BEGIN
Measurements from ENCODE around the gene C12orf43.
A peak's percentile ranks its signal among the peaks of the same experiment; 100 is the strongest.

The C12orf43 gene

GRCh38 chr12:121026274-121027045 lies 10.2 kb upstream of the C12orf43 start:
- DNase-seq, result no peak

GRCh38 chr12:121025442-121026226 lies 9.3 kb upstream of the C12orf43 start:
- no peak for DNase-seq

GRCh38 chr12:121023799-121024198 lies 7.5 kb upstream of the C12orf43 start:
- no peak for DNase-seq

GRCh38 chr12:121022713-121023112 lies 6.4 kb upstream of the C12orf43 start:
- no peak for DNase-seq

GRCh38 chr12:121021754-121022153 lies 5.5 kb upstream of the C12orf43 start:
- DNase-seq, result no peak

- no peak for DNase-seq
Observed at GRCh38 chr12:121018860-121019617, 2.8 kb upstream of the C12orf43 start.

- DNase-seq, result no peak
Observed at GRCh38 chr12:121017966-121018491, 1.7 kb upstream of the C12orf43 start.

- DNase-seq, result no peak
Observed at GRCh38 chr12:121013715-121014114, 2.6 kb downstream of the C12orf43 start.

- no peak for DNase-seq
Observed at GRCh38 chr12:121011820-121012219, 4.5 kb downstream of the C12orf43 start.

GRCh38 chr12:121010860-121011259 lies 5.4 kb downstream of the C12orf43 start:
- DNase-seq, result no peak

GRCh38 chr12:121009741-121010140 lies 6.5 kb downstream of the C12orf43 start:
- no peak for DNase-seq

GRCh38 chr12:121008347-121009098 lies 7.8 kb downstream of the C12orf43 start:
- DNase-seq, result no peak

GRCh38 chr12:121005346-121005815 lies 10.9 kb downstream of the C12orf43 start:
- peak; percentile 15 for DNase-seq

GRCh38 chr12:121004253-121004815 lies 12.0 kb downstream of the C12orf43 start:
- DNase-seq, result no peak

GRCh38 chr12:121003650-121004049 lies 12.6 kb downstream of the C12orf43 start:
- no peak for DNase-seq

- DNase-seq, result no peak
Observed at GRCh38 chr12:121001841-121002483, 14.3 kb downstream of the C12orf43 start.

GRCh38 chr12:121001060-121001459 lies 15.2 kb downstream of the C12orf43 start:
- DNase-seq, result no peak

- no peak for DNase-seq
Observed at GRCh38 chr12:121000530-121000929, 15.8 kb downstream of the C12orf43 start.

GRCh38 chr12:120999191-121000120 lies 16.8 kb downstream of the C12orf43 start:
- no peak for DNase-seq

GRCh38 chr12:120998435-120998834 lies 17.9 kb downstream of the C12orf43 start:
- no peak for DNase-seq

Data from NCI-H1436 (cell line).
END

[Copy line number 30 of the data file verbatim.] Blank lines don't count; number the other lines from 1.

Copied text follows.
GRCh38 chr12:121004253-121004815 lies 12.0 kb downstream of the C12orf43 start: